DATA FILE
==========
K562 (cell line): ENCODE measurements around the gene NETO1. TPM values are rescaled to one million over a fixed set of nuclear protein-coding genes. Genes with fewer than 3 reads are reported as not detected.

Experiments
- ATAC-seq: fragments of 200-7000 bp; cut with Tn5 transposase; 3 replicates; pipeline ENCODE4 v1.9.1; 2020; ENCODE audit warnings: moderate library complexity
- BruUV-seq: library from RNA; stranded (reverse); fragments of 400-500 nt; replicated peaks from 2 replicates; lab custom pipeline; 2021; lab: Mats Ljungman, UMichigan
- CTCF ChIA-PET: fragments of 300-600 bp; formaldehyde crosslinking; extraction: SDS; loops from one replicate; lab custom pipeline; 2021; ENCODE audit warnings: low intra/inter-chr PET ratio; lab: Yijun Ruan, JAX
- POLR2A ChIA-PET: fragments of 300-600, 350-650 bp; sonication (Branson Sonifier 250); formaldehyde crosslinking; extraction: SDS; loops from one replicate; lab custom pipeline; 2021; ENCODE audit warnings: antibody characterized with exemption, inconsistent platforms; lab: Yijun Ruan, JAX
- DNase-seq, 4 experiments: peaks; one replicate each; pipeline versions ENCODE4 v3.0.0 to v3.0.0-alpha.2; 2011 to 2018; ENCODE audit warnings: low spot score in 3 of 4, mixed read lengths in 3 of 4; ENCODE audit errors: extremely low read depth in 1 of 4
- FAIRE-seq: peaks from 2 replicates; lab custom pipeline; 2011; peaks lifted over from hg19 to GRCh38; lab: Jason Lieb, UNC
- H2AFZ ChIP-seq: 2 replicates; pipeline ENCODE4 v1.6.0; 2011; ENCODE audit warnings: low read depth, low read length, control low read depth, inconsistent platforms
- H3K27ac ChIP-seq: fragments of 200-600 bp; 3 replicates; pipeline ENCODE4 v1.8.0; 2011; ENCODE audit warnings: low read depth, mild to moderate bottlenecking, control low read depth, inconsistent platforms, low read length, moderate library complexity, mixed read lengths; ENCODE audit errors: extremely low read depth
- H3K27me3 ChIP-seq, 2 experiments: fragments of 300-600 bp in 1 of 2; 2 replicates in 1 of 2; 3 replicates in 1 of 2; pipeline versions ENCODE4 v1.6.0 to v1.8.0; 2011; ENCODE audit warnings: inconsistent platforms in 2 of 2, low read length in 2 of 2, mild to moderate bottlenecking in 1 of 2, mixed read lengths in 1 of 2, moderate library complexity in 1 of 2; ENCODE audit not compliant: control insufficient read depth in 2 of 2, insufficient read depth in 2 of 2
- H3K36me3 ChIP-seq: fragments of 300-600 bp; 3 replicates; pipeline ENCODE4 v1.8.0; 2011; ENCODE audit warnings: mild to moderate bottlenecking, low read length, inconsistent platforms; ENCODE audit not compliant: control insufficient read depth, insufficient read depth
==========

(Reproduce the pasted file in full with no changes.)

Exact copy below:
K562 (cell line): ENCODE measurements around the gene NETO1. TPM values are rescaled to one million over a fixed set of nuclear protein-coding genes. Genes with fewer than 3 reads are reported as not detected.

Experiments
- ATAC-seq: fragments of 200-7000 bp; cut with Tn5 transposase; 3 replicates; pipeline ENCODE4 v1.9.1; 2020; ENCODE audit warnings: moderate library complexity
- BruUV-seq: library from RNA; stranded (reverse); fragments of 400-500 nt; replicated peaks from 2 replicates; lab custom pipeline; 2021; lab: Mats Ljungman, UMichigan
- CTCF ChIA-PET: fragments of 300-600 bp; formaldehyde crosslinking; extraction: SDS; loops from one replicate; lab custom pipeline; 2021; ENCODE audit warnings: low intra/inter-chr PET ratio; lab: Yijun Ruan, JAX
- POLR2A ChIA-PET: fragments of 300-600, 350-650 bp; sonication (Branson Sonifier 250); formaldehyde crosslinking; extraction: SDS; loops from one replicate; lab custom pipeline; 2021; ENCODE audit warnings: antibody characterized with exemption, inconsistent platforms; lab: Yijun Ruan, JAX
- DNase-seq, 4 experiments: peaks; one replicate each; pipeline versions ENCODE4 v3.0.0 to v3.0.0-alpha.2; 2011 to 2018; ENCODE audit warnings: low spot score in 3 of 4, mixed read lengths in 3 of 4; ENCODE audit errors: extremely low read depth in 1 of 4
- FAIRE-seq: peaks from 2 replicates; lab custom pipeline; 2011; peaks lifted over from hg19 to GRCh38; lab: Jason Lieb, UNC
- H2AFZ ChIP-seq: 2 replicates; pipeline ENCODE4 v1.6.0; 2011; ENCODE audit warnings: low read depth, low read length, control low read depth, inconsistent platforms
- H3K27ac ChIP-seq: fragments of 200-600 bp; 3 replicates; pipeline ENCODE4 v1.8.0; 2011; ENCODE audit warnings: low read depth, mild to moderate bottlenecking, control low read depth, inconsistent platforms, low read length, moderate library complexity, mixed read lengths; ENCODE audit errors: extremely low read depth
- H3K27me3 ChIP-seq, 2 experiments: fragments of 300-600 bp in 1 of 2; 2 replicates in 1 of 2; 3 replicates in 1 of 2; pipeline versions ENCODE4 v1.6.0 to v1.8.0; 2011; ENCODE audit warnings: inconsistent platforms in 2 of 2, low read length in 2 of 2, mild to moderate bottlenecking in 1 of 2, mixed read lengths in 1 of 2, moderate library complexity in 1 of 2; ENCODE audit not compliant: control insufficient read depth in 2 of 2, insufficient read depth in 2 of 2
- H3K36me3 ChIP-seq: fragments of 300-600 bp; 3 replicates; pipeline ENCODE4 v1.8.0; 2011; ENCODE audit warnings: mild to moderate bottlenecking, low read length, inconsistent platforms; ENCODE audit not compliant: control insufficient read depth, insufficient read depth